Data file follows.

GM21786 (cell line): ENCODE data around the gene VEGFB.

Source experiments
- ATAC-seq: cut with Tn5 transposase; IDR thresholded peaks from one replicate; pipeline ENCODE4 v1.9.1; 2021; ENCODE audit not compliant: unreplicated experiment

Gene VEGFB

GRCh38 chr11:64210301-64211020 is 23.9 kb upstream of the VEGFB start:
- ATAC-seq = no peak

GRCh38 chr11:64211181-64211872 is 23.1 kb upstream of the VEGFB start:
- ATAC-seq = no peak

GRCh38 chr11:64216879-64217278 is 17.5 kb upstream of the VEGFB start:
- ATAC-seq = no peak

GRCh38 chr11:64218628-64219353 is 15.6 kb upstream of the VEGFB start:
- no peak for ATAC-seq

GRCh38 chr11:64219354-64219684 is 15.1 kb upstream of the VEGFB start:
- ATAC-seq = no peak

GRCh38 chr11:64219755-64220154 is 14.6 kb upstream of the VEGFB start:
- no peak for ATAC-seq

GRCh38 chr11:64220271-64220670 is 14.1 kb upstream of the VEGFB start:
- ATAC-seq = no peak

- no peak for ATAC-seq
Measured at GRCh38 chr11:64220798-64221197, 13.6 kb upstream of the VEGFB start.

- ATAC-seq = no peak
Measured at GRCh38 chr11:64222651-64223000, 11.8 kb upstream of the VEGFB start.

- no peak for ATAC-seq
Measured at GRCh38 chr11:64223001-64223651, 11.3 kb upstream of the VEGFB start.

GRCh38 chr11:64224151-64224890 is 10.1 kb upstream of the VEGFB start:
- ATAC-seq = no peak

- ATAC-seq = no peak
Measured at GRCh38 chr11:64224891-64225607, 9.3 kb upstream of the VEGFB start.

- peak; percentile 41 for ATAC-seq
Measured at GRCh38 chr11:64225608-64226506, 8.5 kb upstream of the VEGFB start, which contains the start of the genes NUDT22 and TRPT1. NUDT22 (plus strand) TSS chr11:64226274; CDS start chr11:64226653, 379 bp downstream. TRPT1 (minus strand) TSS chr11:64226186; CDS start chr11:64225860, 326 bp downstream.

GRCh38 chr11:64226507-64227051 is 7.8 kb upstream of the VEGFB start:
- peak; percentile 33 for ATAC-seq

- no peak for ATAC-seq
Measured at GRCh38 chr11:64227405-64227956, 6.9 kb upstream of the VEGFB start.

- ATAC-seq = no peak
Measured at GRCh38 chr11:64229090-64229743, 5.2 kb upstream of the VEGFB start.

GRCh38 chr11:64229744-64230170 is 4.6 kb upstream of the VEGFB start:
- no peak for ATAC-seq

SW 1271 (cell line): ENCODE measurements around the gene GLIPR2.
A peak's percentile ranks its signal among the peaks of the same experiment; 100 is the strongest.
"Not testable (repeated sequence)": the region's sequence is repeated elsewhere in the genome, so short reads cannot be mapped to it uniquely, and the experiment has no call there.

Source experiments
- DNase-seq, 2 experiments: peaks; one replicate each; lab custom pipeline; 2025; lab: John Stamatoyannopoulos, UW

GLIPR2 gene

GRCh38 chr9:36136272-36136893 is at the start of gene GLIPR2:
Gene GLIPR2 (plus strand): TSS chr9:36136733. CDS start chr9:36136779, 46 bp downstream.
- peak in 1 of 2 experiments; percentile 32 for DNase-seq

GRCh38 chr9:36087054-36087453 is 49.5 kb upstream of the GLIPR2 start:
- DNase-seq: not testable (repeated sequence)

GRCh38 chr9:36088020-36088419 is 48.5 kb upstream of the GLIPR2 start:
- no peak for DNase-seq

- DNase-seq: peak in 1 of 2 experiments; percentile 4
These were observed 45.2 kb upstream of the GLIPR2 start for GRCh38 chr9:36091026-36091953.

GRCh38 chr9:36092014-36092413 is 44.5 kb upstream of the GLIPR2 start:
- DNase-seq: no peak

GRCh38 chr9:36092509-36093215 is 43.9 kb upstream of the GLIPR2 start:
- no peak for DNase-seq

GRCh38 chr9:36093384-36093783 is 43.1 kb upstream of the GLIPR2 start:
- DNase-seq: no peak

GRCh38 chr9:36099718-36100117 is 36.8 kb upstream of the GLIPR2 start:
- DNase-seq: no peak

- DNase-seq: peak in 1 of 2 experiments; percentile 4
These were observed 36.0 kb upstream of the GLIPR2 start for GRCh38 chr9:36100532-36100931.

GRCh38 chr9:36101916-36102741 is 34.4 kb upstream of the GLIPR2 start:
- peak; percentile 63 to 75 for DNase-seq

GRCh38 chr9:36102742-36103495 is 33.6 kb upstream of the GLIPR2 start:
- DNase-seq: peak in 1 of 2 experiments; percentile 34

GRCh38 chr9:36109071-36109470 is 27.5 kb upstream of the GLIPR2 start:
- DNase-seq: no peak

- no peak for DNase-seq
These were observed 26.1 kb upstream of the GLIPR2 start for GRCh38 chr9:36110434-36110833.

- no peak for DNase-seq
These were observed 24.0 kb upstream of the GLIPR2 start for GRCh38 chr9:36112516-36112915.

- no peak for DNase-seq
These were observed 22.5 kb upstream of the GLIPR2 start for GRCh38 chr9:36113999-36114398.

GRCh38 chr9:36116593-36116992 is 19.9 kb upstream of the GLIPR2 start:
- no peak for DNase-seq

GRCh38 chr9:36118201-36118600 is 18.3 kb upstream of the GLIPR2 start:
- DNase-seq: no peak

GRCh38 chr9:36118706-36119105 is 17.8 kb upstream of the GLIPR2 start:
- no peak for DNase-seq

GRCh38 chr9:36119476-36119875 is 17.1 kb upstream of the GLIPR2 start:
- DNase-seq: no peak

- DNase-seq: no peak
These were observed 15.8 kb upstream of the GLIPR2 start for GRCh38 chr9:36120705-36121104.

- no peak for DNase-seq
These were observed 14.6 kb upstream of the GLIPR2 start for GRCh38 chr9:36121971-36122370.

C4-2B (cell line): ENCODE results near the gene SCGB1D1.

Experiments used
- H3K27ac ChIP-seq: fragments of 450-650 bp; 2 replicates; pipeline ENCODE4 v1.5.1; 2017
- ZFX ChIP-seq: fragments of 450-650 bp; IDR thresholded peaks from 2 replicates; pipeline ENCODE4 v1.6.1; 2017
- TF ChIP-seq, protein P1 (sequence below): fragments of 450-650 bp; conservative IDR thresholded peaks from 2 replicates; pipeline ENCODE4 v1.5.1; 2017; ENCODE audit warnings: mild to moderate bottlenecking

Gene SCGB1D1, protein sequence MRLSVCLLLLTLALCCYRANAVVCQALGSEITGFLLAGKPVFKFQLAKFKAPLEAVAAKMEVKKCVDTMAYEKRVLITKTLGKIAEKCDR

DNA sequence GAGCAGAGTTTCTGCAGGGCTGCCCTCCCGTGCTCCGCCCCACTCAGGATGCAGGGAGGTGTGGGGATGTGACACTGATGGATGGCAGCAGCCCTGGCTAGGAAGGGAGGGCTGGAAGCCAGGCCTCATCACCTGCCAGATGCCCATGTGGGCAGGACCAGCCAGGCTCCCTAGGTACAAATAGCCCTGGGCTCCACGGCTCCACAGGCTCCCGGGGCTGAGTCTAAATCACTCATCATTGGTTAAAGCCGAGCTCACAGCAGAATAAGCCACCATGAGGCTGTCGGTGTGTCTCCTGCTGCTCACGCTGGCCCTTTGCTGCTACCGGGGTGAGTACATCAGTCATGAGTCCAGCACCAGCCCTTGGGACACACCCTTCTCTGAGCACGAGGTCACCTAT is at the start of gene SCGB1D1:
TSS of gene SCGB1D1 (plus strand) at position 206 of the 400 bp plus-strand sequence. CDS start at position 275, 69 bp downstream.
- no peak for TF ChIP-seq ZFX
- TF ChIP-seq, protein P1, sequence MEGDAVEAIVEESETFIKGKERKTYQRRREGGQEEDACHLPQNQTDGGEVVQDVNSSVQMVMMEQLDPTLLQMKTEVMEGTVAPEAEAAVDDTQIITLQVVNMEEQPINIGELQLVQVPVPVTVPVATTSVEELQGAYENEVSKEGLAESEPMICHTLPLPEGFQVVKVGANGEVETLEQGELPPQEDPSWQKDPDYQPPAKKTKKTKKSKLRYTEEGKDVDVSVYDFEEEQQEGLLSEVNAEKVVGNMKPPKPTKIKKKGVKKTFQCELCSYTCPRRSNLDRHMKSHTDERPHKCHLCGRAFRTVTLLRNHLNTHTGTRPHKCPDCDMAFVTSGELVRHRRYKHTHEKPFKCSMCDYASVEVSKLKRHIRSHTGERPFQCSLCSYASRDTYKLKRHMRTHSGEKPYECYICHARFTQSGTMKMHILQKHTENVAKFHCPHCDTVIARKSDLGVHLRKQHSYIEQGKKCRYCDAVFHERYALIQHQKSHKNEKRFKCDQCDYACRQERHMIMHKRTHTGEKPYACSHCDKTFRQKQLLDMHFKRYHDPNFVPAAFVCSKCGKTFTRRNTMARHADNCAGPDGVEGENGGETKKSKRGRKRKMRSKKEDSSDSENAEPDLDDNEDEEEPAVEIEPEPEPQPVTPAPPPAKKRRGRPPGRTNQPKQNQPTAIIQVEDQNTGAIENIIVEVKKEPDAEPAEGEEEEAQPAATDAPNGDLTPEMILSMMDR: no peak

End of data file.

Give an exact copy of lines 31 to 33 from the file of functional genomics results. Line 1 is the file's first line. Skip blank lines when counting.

GRCh38 chr11:64226507-64227051 is 7.8 kb upstream of the VEGFB start:
- peak; percentile 33 for ATAC-seq

- no peak for ATAC-seq